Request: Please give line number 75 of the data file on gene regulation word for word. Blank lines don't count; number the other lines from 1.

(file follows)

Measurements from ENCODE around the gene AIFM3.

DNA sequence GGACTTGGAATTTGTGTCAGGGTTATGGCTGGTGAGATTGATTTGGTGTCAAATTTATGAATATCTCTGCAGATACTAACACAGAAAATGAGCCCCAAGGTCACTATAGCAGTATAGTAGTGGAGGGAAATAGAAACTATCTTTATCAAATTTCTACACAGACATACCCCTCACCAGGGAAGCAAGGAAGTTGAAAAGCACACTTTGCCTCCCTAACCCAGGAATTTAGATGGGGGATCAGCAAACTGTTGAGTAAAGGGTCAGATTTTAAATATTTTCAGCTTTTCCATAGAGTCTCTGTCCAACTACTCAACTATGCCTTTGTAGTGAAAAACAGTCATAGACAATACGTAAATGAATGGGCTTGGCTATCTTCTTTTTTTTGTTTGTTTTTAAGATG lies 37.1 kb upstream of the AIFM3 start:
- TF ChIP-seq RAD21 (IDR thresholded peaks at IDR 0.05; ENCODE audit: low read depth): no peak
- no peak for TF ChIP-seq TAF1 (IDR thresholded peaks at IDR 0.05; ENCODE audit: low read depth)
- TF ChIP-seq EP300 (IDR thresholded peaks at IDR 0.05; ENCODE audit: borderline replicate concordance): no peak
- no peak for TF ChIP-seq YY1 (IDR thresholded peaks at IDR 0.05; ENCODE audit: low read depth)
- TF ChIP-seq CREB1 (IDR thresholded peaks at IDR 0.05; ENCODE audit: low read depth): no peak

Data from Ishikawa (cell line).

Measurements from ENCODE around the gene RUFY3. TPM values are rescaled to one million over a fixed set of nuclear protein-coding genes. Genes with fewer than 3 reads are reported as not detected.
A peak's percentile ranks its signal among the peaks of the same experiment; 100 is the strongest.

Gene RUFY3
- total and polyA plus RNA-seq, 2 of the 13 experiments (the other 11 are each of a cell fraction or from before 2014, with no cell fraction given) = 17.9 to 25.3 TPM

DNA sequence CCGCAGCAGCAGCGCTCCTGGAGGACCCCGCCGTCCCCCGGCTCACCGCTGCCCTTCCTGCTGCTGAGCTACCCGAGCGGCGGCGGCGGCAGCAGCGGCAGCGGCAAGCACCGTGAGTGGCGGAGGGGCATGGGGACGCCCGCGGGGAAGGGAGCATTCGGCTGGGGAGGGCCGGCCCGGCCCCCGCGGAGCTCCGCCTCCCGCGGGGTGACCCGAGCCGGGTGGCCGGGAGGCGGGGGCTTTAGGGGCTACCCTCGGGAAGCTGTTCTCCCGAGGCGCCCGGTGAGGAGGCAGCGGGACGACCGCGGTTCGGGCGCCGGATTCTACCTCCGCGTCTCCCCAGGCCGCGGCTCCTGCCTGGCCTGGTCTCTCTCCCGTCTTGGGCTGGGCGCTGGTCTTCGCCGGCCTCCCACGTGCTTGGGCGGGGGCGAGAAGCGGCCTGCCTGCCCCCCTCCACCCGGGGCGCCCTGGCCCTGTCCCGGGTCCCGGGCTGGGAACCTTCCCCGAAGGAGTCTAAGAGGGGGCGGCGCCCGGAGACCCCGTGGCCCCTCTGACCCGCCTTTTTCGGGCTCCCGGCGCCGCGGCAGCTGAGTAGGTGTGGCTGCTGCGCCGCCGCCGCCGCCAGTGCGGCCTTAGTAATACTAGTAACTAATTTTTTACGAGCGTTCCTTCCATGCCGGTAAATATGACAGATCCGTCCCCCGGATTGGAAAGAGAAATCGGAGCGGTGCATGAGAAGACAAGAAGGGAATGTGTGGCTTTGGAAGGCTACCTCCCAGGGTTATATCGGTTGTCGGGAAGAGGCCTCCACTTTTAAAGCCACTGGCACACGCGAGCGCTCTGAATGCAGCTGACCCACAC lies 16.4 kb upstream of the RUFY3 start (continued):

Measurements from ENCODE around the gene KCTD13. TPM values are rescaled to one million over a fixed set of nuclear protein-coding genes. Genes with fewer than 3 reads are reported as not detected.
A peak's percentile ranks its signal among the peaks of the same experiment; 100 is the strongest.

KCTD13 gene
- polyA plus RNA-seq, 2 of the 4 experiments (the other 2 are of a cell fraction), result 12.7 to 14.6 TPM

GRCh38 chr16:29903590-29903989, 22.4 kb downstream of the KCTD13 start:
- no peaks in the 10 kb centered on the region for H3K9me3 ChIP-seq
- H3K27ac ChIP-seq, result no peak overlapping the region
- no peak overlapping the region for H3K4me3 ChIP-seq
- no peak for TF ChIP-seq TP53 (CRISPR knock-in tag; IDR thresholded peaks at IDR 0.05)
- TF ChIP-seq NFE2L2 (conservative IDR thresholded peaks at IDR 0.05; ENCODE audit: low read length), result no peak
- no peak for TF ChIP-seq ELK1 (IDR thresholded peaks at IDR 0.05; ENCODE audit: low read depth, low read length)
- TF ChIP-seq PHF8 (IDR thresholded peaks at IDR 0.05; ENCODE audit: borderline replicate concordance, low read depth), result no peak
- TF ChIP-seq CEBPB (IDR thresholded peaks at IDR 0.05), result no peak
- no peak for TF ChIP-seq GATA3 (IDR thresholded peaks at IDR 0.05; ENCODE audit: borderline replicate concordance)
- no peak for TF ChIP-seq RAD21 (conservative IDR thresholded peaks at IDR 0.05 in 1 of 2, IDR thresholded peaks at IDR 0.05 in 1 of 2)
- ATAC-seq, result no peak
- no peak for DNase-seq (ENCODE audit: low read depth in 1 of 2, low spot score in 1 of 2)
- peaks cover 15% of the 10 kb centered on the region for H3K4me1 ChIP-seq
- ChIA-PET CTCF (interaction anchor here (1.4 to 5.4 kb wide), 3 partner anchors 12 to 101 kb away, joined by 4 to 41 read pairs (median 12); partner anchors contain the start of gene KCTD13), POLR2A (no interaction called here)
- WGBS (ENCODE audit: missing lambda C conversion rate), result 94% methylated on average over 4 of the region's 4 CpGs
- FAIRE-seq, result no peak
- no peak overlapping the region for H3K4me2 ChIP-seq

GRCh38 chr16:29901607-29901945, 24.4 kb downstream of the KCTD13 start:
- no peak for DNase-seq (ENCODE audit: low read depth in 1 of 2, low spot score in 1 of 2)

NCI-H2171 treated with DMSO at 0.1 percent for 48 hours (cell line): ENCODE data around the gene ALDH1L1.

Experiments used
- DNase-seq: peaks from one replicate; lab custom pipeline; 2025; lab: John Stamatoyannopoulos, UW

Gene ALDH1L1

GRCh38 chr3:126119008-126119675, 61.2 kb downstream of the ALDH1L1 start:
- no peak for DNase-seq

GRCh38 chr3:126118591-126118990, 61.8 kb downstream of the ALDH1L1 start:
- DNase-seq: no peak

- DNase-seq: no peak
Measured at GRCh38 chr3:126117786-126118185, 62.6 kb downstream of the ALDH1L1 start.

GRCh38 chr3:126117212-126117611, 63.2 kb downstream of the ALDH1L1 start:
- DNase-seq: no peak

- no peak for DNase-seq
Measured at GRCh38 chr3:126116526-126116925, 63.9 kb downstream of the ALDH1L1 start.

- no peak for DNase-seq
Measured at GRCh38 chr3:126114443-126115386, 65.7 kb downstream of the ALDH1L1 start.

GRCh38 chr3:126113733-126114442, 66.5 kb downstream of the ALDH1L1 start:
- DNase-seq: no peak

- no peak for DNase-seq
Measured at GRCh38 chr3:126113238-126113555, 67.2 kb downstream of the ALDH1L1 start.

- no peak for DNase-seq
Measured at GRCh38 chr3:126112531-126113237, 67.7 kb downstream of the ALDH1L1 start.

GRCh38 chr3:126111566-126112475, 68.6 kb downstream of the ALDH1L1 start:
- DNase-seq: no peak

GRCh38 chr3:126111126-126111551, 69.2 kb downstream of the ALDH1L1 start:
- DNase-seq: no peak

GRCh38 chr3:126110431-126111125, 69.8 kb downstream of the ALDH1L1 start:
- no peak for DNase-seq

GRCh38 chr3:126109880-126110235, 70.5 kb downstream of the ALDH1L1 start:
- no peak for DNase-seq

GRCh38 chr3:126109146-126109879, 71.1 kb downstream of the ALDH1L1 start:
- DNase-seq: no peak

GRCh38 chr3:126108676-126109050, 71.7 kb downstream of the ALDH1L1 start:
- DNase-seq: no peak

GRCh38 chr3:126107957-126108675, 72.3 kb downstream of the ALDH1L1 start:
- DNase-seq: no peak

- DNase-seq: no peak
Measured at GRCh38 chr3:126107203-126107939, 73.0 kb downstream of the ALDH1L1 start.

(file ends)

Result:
Measured at GRCh38 chr3:126107203-126107939, 73.0 kb downstream of the ALDH1L1 start.